Month: February, 2007

The Linden Place

Monday, February 19th, 2007 | All Things, Eats, Family

There is no shortage of excellent dimsum places in Flushing’s Chinatown, but with J and J in town for the Chinese New Year weekend, Mom and Dad wanted to try someplace special. Or at least someplace different. That place was The Linden Place.

The restaurant space once housed a 25,000 square foot warehouse, nestled along a dreary stretch of road lined with parking lots and auto glass repair shops, a couple blocks east of the Van Wyck Expressway. Today, The Linden Place is one of the largest catering halls in the area. As we pulled up to the parking lot, we could not miss the fancy attempt at an entrance, featuring a banner frieze emblazoned with the restaurant name in Gothic font, and a set of similarly imprinted stairs leading up to the heavy double doors. Not my taste, but knowing that such weirdly gaudy touches will sometimes pass as shorthand for “upscale” in Chinese restaurants, I was willing to keep an open mind. But nothing could have prepared us for what lay within.

All I could say was: Yikes.

Linden Place

Linden Place

Linden Place

Linden Place Ceiling Mural

Inside was a gold-red explosion of faux tapestries, gilt-framed “paintings,” granite pillars, pasted-on ceiling “murals,” hollow resin-cast statues and urns… and the pièce de résistance, a disco-balled dance floor, over which perched a huge projection screen and Juliet terraces strung with multi-colored Christmas lights.

I’ll say it again: Yikes.

Dad explained that the aesthetic was probably a misguided attempt to recall the glamorous, colonial-era Shanghai, with its meshing of European-style décors.  In the years following the end of the Opium War, enclaves — concessions — of the city housed concentrations of British, French and Americans (also Japanese, Germans, and to a smaller extent: Italians, Belgians, Russians and Austro-Hungarians) who built up the area in the styles of their homeland. With the treaty-mandated opening of the city to European trade, Shanghai’s foreign population grew from 10,000 in 1910 to 60,000 by 1940. It was during this period that the great buildings that still line the Bund were erected. Once the most famous street in Asia, the Bund is comprised of 52 buildings of varying architectural style, including Art Deco, Gothic, Baroque, Romanesque, Neo-classical, Renaissance – though I would venture, never all at the same time, as on display here.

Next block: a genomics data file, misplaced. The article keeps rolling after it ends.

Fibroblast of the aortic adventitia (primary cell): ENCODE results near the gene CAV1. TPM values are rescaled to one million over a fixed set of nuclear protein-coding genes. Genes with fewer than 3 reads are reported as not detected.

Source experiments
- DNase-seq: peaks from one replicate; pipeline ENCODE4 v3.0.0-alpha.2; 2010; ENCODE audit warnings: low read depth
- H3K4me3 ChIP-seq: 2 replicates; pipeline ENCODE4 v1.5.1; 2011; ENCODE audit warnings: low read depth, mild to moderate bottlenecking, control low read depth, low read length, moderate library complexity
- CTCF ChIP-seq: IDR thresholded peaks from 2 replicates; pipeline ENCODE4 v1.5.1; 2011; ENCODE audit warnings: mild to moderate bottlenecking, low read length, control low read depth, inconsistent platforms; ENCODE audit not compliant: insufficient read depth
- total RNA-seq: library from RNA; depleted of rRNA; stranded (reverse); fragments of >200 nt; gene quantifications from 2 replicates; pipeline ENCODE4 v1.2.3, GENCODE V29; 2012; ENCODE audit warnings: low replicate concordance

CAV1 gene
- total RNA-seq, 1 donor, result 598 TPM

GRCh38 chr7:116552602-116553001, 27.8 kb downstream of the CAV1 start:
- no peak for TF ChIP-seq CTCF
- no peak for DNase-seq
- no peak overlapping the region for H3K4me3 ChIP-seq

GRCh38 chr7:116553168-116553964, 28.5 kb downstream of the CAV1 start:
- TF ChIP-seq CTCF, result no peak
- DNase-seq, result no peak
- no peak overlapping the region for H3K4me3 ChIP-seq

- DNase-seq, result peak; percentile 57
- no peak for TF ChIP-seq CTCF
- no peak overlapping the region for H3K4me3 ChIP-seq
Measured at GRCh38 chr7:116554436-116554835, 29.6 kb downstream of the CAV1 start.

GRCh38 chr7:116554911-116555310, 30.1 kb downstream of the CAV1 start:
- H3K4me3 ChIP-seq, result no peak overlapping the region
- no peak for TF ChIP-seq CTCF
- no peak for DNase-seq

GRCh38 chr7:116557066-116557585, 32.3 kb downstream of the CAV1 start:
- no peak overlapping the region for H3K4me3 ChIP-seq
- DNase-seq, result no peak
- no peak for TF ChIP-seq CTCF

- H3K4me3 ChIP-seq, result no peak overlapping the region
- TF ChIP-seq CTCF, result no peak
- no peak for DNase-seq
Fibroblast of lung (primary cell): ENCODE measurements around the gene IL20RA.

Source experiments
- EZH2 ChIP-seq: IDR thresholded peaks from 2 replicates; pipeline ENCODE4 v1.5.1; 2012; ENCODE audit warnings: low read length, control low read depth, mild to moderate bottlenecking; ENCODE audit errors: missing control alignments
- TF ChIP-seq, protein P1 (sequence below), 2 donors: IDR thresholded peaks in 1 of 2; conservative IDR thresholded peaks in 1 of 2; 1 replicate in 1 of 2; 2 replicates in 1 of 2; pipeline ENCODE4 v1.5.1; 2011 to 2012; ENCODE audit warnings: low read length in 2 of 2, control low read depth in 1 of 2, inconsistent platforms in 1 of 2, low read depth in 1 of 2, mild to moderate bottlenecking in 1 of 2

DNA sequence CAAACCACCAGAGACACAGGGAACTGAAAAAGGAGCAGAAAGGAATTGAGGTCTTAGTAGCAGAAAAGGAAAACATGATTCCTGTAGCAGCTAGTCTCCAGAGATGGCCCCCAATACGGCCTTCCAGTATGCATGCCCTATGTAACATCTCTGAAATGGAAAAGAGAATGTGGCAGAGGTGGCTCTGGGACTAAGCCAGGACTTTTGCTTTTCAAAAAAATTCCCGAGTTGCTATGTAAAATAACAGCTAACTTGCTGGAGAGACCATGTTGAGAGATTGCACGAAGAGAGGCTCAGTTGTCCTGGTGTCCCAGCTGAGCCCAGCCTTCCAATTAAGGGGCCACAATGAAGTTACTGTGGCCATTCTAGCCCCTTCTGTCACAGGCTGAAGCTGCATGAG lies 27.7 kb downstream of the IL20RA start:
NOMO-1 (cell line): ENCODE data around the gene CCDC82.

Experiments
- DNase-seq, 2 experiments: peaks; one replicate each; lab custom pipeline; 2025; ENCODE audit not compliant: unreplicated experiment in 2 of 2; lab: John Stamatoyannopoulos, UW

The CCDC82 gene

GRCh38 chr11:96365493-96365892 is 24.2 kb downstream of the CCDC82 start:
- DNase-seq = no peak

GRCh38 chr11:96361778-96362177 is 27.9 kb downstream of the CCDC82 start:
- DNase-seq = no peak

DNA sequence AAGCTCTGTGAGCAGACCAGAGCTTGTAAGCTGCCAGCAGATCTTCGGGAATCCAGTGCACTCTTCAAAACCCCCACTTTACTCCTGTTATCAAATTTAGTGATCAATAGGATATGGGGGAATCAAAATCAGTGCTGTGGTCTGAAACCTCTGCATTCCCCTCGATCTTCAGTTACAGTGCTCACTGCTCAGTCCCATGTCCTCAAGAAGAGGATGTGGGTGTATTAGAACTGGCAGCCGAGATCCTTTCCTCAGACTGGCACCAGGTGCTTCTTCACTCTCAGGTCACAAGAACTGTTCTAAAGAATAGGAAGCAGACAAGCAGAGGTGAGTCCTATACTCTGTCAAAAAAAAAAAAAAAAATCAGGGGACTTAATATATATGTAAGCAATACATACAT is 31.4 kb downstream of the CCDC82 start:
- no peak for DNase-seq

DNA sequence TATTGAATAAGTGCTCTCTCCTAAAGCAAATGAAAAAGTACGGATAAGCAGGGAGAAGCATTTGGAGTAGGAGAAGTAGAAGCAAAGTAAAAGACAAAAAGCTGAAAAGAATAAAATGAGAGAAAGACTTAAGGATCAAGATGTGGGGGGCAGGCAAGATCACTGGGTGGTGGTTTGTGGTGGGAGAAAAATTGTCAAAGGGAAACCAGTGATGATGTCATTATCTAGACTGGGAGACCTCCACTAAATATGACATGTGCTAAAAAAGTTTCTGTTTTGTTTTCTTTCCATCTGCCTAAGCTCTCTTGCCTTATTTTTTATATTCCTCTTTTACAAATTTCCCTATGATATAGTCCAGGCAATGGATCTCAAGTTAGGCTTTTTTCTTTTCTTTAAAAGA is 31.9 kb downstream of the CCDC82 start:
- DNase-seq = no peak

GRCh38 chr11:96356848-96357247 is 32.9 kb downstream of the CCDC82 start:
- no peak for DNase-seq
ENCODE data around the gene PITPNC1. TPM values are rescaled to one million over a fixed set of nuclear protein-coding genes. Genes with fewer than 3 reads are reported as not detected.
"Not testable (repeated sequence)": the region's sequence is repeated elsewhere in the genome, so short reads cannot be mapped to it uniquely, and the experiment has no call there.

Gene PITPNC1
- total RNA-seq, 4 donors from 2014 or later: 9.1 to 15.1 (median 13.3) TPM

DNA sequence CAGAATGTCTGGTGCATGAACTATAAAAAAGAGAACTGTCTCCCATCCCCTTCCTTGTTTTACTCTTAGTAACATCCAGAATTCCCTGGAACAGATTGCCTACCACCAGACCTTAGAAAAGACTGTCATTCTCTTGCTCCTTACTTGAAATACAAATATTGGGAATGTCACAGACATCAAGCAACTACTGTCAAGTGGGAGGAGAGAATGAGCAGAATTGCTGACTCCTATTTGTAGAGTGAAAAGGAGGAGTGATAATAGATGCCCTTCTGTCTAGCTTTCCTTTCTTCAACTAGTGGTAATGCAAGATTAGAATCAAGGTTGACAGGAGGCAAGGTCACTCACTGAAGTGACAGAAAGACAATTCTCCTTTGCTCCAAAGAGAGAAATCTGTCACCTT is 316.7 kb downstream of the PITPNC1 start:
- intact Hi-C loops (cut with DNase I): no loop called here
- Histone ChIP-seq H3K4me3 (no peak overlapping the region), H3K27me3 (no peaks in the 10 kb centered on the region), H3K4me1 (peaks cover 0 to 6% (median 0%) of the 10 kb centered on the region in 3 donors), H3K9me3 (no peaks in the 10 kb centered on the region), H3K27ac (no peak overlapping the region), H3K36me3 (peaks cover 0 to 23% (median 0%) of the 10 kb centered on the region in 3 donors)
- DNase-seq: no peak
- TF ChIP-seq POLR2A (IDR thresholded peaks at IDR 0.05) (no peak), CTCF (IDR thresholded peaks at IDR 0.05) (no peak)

The over-the-top décor, though, was incidental to our lunch, and if nothing else, it served as a topic for animated table conversation. Together, we toasted in the Year of the Pig with dimsum (which was fine, but pricy) and J’s favorite nian gao — Chinese New Year sticky cakes.

New Years Pigs

There's 1 comment so far

We love Liev

Sunday, February 18th, 2007 | All Things, Arts

February 18 post:

Thanks to EB’s connections, we scored tickets to actor-playwright Eric Bogosian’s Talk Radio at The Longacre, which opens officially on Broadway March 11. (And thanks to DB, I now know a little more about Actors’ Equity rules and what it means to be in previews.)